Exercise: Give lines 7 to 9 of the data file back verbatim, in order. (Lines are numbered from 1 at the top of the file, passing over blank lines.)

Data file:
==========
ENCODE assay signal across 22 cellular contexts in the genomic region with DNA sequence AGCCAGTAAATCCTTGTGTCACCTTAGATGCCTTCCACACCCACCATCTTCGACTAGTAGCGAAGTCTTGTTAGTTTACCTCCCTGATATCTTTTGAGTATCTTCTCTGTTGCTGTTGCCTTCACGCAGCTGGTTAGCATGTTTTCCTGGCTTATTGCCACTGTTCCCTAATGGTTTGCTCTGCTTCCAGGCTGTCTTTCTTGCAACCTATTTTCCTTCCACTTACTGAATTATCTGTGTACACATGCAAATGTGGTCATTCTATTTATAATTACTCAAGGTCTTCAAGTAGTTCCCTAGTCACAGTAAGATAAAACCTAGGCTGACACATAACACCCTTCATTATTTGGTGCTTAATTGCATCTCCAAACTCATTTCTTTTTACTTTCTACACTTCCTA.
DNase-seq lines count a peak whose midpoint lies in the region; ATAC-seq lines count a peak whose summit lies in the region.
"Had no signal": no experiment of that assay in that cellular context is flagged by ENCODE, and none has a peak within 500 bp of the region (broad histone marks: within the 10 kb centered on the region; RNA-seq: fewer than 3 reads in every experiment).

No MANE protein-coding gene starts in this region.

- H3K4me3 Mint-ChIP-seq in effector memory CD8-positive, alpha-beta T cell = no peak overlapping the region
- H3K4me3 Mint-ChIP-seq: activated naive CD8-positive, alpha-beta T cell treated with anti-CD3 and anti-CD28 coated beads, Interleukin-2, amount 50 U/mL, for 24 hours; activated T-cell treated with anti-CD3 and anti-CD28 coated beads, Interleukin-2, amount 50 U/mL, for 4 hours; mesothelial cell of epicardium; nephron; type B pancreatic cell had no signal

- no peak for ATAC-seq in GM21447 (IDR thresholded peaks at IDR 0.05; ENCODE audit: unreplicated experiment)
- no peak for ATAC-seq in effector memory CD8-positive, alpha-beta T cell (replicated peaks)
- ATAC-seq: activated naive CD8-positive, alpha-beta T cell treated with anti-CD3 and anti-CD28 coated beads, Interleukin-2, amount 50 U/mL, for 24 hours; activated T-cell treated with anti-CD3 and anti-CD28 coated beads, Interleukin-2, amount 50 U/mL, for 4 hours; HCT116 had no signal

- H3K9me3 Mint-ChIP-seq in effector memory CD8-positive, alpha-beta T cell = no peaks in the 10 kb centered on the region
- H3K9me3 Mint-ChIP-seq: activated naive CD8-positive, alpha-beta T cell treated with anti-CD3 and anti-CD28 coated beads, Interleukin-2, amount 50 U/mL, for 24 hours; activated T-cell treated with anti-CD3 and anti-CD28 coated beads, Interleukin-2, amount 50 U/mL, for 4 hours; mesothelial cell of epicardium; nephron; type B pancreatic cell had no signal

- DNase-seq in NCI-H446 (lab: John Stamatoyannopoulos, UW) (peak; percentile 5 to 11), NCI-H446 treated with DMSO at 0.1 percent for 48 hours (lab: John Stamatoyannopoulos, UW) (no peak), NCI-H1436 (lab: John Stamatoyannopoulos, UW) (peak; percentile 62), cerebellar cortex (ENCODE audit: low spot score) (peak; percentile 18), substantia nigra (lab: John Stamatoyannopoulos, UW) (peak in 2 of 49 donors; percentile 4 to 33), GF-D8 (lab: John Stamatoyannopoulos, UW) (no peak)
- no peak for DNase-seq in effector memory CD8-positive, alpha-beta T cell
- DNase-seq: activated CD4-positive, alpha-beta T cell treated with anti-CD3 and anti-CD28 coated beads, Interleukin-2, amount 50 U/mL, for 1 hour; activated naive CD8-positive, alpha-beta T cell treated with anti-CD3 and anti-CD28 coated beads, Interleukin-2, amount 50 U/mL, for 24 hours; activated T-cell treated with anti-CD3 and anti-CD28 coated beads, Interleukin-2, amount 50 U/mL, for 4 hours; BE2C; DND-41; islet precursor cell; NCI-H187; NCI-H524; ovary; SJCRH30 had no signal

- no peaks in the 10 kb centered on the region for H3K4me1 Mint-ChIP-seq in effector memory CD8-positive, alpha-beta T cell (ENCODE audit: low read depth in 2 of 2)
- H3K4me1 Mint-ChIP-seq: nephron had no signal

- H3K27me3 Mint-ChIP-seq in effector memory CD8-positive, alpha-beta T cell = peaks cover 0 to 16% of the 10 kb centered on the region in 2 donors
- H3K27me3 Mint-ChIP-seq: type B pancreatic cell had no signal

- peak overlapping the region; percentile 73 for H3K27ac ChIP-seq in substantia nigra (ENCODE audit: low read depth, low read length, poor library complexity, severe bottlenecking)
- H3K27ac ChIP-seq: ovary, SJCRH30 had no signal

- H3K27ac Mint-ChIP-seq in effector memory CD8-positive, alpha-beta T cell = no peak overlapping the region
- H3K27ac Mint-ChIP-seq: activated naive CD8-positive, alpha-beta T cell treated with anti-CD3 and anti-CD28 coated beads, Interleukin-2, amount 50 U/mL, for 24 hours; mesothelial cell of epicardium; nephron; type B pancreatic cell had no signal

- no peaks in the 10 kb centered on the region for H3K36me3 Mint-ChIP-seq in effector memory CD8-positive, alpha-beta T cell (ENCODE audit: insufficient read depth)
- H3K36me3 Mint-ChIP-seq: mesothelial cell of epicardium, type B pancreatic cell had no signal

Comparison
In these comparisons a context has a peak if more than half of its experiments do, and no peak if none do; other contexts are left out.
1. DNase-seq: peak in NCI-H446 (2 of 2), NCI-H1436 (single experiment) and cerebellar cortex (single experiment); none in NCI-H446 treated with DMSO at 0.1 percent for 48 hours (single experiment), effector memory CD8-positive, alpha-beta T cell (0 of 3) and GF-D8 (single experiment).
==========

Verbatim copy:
- no peak for ATAC-seq in GM21447 (IDR thresholded peaks at IDR 0.05; ENCODE audit: unreplicated experiment)
- no peak for ATAC-seq in effector memory CD8-positive, alpha-beta T cell (replicated peaks)
- ATAC-seq: activated naive CD8-positive, alpha-beta T cell treated with anti-CD3 and anti-CD28 coated beads, Interleukin-2, amount 50 U/mL, for 24 hours; activated T-cell treated with anti-CD3 and anti-CD28 coated beads, Interleukin-2, amount 50 U/mL, for 4 hours; HCT116 had no signal